Brown Like Me: An Emotional Response to the Election of Barack Obama

First, I did not vote for Obama.  In fact, I voted for Ralph Nader.  I voted for national health care.  I voted for campaign finance reform.  I voted for the end of war.  I voted on issues that were important to me that I did not believe that Obama was addressing adequately.

That being said, I hoped that Obama would win.  In fact, I felt pretty comfortable that he would, so my vote for Nader was not an act of courage.

And when Obama won…

…I cried.

I got caught up in the history of the moment.

I thought about my son, mostly.  My son is black, and though I’m an idealist and I really believe that Tekoa can be anything he wants to be, adherance to my science forces me to be realistic.  I know the challenges that still remain for black children today.  I am sensitive to the veiled racism that became such a disheartening part of this campaign.  As a sociologist I’m aware that a subtle subtext of racism is often more pernicious than the overt.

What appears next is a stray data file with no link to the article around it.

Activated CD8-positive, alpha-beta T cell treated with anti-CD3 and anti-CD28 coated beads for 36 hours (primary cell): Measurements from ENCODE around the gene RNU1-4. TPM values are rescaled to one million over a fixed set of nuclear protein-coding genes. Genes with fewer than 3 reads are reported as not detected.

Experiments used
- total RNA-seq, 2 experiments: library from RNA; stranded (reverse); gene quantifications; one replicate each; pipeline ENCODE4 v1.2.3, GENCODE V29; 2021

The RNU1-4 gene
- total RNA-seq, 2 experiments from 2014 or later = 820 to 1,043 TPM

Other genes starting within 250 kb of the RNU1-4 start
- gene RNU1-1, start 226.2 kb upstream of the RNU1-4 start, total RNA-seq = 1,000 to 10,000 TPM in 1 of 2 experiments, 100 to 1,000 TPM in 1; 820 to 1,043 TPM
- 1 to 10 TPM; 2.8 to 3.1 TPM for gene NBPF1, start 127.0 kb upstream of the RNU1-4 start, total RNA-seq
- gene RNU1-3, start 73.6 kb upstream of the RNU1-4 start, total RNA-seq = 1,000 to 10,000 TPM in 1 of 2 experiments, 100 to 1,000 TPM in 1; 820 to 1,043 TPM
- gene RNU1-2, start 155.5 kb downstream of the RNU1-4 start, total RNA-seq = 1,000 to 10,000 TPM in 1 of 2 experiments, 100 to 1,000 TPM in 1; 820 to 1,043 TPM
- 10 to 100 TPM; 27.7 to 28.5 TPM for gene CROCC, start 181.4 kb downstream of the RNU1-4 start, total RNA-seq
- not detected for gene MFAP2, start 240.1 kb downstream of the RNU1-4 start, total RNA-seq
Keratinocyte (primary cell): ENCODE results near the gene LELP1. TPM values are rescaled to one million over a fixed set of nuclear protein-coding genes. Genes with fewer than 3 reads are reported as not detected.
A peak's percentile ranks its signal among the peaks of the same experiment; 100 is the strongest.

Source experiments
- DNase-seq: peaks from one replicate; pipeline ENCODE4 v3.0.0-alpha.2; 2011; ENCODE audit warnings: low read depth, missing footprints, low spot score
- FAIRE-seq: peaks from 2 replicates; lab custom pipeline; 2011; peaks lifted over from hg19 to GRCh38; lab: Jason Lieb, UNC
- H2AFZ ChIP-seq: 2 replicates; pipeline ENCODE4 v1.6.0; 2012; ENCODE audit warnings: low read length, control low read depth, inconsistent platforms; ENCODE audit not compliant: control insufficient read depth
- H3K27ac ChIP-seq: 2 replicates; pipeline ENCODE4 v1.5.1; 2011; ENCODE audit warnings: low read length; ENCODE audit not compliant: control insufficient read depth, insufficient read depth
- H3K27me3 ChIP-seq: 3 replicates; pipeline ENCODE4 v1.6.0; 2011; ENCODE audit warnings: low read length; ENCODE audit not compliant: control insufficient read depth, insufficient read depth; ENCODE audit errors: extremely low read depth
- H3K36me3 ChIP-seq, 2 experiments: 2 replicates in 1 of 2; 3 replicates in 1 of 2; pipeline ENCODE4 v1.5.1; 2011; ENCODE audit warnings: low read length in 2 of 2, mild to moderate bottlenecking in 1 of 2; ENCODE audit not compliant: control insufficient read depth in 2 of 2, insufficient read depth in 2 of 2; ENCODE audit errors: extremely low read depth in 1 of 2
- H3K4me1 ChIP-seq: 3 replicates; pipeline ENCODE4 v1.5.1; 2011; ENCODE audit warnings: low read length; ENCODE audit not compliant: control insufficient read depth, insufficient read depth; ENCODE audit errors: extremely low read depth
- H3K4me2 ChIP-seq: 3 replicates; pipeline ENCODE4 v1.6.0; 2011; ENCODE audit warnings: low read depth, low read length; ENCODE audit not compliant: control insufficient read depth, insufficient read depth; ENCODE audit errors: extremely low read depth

But now I can raise my son in a world that has a black president…and that is something.

This morning, when I woke the kids up, I told the children that there was a new president.  Tekoa, who is almost seven, looked up from his bowl of Cheerios and said, “Barack Obama?”

I said, “Yes. Barack Obama is our new president.”

Tekoa smiled and responded, “He’s brown…like me.”

I choked back tears and said, “Yes.  He’s brown like you.”

Tekoa

My son, Tekoa

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